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Wildlife Diversity Program and Natural Heritage Program

Cheat Mountain SalamanderThe West Virginia Wildlife Diversity Program (WDP) and Natural Heritage Program are responsible for those species listed by the federal government as threatened or endangered, as well as nongame wildlife and their habitats. Nongame wildlife includes those species which are not fished, hunted or trapped. More than 80% of West Virginia’s wildlife is classified as nongame, including: 299 species of birds, 67 mammals, 46 amphibians, 42 reptiles, 180 fishes, 130 butterflies and thousands of other invertebrates, as well as over 2800 plant species.

The Wildlife Diversity Program’s primary responsibility is to conserve the state’s nongame wildlife resources through the identification and management of nongame species and their habitats. The WDP also seeks to inform and educate the public about the resource, and to enhance the recreational opportunities it provides.

Conserving the diversity of nongame species is not only critical to the continued health of the state’s ecosystems, the resource also enriches the lives of the half million West Virginians who enjoy wildlife related recreation at home or in their travels. Nongame wildlife resources are experienced and enjoyed through activities such as birdwatching, nature photography and educational endeavors. This recreational tourism contributes more than $257 million annually to the state’s economy through expenditures for travel and equipment. As an essential component of the state’s natural beauty, nongame wildlife also benefits the state’s expanding tourism industry by attracting thousands of visitors to State Parks, Wildlife Management Areas, State and National Forests and private recreational facilities.

Endangered Species

Fifteen species of animals and six plants occurring in the state are currently listed by the U. S. Fish & Wildlife Service as either threatened or endangered. These species range from the bald eagle, our national symbol, to the running buffalo clover. Two species, the Cheat Mountain salamander and the flat-spired three-toothed land snail, are found in limited habitats only in West Virginia and nowhere else in the world. The Wildlife Diversity Program is entrusted with the protection and management of these rare animals and plants. The WDP works closely with federal land management agencies, such as the U.S. Forest Service, U.S. Fish & Wildlife Service, and the National Park Service, and with private landowners, to ensure that these species continue to be a part of our state’s fauna. For more information, go to Rare, Threatened and Endangered Species.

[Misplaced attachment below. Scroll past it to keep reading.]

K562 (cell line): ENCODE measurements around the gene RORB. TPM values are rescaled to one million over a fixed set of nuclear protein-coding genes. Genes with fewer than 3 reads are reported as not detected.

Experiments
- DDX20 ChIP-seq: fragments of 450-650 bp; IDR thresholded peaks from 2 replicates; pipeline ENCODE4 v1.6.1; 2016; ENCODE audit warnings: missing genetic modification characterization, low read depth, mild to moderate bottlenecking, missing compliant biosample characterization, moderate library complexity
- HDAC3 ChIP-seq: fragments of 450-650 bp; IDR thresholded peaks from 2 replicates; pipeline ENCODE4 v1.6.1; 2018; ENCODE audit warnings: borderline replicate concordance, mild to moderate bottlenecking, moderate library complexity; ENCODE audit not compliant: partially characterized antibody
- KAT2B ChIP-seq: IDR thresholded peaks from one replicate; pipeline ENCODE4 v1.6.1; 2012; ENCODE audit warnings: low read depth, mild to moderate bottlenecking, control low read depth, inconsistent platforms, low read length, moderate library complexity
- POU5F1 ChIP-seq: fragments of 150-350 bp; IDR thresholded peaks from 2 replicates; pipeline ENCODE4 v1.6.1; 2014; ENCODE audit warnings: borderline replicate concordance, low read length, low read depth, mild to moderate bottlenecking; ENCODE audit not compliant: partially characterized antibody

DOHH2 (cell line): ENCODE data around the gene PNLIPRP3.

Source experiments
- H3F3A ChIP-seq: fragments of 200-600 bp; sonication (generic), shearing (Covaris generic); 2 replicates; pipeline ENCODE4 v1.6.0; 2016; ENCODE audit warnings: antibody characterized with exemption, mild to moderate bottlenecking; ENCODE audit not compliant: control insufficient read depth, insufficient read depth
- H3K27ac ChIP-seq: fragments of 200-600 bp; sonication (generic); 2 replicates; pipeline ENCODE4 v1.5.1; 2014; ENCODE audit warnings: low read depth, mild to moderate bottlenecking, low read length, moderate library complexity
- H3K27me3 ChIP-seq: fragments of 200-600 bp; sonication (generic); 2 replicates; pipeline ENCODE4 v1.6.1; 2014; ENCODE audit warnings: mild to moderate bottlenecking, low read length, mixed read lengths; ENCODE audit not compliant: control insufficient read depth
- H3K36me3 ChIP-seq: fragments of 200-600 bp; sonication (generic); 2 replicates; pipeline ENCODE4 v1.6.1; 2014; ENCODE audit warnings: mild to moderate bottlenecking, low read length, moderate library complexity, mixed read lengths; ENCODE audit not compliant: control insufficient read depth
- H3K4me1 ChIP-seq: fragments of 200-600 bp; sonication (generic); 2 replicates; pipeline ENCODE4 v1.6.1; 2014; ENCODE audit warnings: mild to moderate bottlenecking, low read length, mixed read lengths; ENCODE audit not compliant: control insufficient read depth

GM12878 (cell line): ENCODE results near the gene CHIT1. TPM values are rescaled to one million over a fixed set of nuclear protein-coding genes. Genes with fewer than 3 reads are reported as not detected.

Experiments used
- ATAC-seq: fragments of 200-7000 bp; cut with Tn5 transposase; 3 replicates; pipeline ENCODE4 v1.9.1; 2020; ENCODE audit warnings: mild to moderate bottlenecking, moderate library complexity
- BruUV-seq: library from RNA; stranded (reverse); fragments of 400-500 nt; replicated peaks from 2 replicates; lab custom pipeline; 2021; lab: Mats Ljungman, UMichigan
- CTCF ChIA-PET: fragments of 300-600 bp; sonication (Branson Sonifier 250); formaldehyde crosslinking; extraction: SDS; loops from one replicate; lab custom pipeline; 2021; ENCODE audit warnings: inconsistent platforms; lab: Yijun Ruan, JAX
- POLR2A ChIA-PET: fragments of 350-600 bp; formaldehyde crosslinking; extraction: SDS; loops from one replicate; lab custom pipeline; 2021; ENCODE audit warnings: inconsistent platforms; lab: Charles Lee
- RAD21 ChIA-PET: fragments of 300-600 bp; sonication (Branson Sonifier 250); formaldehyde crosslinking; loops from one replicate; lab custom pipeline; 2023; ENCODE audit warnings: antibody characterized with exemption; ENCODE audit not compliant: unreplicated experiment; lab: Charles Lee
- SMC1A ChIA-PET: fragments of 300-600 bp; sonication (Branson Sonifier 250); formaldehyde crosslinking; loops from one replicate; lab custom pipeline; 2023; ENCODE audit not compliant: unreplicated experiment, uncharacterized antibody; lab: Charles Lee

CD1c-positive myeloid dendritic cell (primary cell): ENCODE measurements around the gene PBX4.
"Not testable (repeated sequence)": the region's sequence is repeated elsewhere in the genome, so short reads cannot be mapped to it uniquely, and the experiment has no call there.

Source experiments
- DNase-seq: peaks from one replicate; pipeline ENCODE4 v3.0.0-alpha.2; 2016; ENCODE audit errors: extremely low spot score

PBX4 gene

Natural Heritage Program

Scarlet Tanager on BranchThe WV Natural Heritage Program, founded in 1975, conducts an ongoing statewide ecological inventory of rare plant and animal species, wetlands and other ecological communities. The program identifies unique natural areas and serves as a clearinghouse for general information on the state’s natural history. Cooperative agreements for data acquisition and storage made with the National Park Service, the U.S. Forest Service and the U.S. Department of Defense are an important aspect of the program. In addition, the program works closely with the U.S. Fish and Wildlife Service to monitor the status of the state’s rare, threatened and endangered plants.

In addition, the Natural Heritage Program strives to maintain a complete and accurate statewide assessment of rare species and ecological communities. This information is available to agencies, corporations and individuals for:

  • Environmental Impact Assessment
  • Ecological, taxonomic and other biological research
  • Resource Management
  • Endangered Species Review
  • Land Protection
  • Environmental Education

Click Here For Data Requests

Program Funding and Teaming With Wildlife

The Wildlife Diversity Program derives its funding from several sources. In 1981 a tax check off was created to fund the program. However, this funding source continued to decline until it was eventually eliminated. Since 1994, the WDP has received annual general revenue funds averaging about $500,000. In 1998, the first wildlife license plate, featuring a rose-breasted grosbeak, was offered to the public. This plate, along with the recent addition of the white-tailed deer plate, brings in an annual average of $400,000 to the program. These funds are now being used to match available federal funding through the Wildlife Conservation and Restoration Act of 2001, State Wildlife Grants (2002 and 2003), and the Landowners Incentive Program (2002). In addition to these sources, some funding is derived from the Endangered Species Act for qualifying species.

Teaming With Wildlife, an important federal funding initiative spearheaded by the International Association of Fish & Wildlife Agencies, is working to acquire long-term and stable federal funding for wildlife conservation, education and outdoor recreation in state programs nationwide. This initiative is gaining support in West Virginia with over 40 endorsements from businesses and conservation organizations. To learn more about Teaming With Wildlife, visit their home page: www.teaming.com.

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